Political scientist James Fearon has an interesting blog post on the political science blog, The Monkey Cage. In it, he asks, and then gives an answer to, the question “How do states act after they get nuclear weapons?” The issue, Fearon notes, is gaining increasing attention in the United States, given the alleged quest by Iran to develop nuclear weapons. The issue also resonates in Canada, with Stephen Harper recently affirming his fear of the Iranian regime acquiring nukes. From this CBC interview with Peter Mansbridge, Harper responds in the affirmative to Mansbridge’s characterization of an interview Harper had given a couple of weeks earlier on the issue of Iran’s quest for nuclear weapons:
…in your view, they [Iran’s regime] want nuclear weapons, and they would not be shy about using them.[see the exchange below]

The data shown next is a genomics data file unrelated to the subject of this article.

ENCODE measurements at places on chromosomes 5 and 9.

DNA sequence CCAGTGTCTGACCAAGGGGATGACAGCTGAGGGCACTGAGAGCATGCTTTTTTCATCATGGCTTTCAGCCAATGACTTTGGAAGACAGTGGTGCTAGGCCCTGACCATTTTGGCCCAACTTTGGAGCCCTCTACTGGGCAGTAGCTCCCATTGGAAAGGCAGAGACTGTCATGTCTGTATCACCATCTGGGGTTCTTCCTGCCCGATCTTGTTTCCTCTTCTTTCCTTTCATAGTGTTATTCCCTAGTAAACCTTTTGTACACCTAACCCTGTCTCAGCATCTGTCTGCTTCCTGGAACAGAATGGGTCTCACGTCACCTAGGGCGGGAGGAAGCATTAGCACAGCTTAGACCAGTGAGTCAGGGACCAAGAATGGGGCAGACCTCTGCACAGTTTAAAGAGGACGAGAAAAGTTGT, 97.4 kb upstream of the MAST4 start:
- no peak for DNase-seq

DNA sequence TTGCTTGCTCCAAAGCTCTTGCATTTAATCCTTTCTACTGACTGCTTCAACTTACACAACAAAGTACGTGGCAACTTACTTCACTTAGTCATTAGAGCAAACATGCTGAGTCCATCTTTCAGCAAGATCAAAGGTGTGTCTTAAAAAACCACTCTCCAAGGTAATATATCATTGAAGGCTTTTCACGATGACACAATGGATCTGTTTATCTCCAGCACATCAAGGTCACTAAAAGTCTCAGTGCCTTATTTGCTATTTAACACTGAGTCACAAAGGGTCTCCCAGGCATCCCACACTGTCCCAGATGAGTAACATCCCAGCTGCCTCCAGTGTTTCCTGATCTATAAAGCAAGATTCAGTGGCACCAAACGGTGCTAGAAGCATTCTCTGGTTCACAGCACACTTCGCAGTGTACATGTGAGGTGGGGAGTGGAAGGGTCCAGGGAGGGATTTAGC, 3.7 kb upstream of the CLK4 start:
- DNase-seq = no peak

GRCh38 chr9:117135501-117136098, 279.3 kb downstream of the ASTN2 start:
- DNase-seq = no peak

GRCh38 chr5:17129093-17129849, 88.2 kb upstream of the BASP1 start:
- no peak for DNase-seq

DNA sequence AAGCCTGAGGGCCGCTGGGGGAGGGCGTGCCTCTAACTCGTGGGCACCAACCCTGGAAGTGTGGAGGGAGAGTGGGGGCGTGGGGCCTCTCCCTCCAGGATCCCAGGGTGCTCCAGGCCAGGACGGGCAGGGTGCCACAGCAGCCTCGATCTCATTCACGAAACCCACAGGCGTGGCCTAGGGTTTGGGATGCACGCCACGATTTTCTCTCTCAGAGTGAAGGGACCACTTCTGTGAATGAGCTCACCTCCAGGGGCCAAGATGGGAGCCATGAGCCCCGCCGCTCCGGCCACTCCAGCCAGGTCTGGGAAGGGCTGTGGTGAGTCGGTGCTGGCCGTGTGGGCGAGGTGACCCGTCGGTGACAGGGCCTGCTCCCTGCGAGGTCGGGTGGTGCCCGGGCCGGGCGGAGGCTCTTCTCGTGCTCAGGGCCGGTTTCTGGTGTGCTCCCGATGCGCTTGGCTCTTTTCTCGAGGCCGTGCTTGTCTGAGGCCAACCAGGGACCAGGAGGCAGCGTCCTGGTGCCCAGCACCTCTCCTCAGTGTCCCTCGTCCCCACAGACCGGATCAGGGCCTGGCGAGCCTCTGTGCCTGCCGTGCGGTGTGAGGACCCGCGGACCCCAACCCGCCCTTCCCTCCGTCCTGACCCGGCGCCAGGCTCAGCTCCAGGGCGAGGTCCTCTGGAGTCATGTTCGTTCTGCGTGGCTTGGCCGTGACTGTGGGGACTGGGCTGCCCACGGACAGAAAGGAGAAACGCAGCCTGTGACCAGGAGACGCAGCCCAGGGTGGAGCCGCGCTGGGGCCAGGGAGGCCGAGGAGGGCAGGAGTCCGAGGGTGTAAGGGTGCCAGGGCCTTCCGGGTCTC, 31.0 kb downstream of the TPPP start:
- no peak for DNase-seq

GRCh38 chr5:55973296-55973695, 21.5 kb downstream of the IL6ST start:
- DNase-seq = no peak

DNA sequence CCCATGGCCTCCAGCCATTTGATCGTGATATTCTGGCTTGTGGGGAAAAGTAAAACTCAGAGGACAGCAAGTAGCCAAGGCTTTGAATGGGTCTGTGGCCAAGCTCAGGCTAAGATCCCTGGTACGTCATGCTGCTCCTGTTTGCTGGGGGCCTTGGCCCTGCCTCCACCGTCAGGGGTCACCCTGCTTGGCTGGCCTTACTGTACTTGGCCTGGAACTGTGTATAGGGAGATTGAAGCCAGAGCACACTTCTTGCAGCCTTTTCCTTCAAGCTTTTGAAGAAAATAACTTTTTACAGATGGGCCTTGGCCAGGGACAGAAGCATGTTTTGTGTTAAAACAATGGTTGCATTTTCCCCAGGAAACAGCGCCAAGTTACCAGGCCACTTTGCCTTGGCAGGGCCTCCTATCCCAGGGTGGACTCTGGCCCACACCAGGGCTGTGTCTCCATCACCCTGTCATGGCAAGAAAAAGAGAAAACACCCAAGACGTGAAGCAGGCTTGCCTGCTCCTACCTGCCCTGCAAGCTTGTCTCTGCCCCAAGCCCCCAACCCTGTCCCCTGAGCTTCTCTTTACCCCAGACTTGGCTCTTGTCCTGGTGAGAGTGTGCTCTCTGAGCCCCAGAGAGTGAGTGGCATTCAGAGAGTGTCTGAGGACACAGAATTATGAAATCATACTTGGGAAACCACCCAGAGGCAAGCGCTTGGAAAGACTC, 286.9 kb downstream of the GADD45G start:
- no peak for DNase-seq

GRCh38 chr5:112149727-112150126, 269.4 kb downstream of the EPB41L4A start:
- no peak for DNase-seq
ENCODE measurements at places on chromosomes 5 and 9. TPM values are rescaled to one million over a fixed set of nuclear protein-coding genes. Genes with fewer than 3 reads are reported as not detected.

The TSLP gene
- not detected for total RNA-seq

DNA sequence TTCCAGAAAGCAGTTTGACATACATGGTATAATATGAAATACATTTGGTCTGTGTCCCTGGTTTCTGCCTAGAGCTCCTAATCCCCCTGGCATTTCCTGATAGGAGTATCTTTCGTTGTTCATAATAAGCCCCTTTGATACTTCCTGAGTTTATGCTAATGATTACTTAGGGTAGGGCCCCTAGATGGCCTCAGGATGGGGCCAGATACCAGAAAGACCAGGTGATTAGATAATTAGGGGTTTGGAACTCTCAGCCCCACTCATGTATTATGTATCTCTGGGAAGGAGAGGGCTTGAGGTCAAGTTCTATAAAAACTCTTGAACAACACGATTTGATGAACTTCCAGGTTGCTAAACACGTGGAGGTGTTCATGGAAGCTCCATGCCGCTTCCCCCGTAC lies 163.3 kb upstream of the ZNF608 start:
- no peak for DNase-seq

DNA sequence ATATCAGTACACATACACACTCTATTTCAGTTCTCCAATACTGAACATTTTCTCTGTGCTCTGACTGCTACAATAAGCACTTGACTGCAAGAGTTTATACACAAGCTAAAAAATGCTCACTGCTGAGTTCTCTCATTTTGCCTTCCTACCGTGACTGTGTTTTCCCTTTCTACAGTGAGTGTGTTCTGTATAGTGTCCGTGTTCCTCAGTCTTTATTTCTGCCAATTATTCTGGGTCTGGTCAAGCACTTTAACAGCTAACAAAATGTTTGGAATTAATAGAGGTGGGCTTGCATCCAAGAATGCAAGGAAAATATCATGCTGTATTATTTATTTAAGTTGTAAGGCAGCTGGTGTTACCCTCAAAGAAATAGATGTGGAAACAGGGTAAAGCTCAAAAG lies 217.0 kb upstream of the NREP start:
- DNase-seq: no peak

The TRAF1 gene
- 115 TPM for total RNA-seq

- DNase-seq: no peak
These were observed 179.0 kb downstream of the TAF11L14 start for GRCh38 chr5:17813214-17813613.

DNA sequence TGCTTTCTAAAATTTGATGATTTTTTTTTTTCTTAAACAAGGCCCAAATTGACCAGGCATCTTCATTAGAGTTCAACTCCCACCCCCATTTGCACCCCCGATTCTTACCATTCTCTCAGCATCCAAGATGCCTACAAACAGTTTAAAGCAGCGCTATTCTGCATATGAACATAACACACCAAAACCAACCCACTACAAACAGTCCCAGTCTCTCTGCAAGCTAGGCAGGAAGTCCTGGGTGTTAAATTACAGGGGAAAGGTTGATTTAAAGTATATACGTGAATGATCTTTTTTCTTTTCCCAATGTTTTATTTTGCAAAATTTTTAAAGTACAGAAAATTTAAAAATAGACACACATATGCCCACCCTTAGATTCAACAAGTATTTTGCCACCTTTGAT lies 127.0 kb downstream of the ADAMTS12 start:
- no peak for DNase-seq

In opposition to views like Harper’s are the views of what Fearon calls “proliferation optimists” such as the well-known realist Kenneth Waltz, who claims that contrary to our repeated expectations about the behaviour of post-nuclear states, the opposite has turned out to be true much more often than not. What does Fearon find empirically? First, he sets up what it is, specifically, that he is measuring:
The following graph shows, for each of the nine states that acquired nuclear capability at some time between 1945 and 2001, their yearly rate of militarized disputes in years when they didn’t have nukes, and the rate for years when they did.
Here is a graph of Fearon’s finding with his summary below:
China, France, India, Israel, Pakistan, and the UK all saw declines in their total militarized dispute involvement in the years after they got nuclear weapons. A number of these are big declines. USSR/Russia and South Africa have higher rates in their nuclear versus non-nuclear periods, though it should be kept in mind that for the USSR we only have four years in the sample with no nukes, just as the Cold War is starting.